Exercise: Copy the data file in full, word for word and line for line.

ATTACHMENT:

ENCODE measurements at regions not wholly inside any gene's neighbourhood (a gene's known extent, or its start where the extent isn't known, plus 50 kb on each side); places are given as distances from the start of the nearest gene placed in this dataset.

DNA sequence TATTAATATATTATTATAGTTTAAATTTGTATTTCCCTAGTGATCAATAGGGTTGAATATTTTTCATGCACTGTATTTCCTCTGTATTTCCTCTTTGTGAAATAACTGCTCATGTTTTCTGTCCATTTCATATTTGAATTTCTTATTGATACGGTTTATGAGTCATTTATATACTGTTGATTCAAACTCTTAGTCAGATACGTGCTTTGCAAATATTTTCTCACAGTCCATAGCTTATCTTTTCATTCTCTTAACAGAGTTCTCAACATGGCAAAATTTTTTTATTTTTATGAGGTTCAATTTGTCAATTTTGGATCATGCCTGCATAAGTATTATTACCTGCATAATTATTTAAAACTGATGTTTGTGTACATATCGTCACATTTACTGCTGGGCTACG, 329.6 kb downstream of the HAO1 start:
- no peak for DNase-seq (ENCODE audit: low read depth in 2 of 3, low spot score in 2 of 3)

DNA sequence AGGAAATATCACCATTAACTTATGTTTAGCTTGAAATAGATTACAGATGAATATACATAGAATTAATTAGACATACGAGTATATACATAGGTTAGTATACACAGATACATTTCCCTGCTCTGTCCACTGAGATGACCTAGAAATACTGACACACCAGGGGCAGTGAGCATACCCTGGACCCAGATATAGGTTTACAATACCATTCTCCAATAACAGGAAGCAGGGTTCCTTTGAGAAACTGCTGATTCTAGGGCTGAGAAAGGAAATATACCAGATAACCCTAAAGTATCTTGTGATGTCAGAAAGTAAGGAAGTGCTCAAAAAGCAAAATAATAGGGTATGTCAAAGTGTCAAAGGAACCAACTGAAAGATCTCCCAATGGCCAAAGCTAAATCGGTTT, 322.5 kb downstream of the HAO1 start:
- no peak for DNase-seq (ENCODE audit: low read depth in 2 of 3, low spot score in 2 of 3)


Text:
ENCODE measurements at regions not wholly inside any gene's neighbourhood (a gene's known extent, or its start where the extent isn't known, plus 50 kb on each side); places are given as distances from the start of the nearest gene placed in this dataset.

DNA sequence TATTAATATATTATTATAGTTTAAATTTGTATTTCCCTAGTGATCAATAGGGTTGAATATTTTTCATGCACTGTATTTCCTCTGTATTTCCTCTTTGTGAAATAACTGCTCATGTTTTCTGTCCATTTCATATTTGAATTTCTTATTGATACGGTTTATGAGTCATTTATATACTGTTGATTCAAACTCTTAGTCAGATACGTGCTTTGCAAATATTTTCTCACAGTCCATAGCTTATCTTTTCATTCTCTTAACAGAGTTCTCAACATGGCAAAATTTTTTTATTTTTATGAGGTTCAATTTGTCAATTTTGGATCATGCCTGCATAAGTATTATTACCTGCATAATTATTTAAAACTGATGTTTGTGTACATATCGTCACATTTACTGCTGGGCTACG, 329.6 kb downstream of the HAO1 start:
- no peak for DNase-seq (ENCODE audit: low read depth in 2 of 3, low spot score in 2 of 3)

DNA sequence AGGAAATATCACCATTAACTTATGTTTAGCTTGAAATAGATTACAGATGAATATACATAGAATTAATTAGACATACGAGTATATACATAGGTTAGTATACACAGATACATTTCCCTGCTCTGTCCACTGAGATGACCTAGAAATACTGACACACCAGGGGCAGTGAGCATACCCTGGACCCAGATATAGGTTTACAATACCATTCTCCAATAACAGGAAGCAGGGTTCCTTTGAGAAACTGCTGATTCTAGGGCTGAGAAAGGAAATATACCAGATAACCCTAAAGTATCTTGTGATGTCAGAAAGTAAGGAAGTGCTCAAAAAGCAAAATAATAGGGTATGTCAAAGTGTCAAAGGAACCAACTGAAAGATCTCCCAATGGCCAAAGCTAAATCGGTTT, 322.5 kb downstream of the HAO1 start:
- no peak for DNase-seq (ENCODE audit: low read depth in 2 of 3, low spot score in 2 of 3)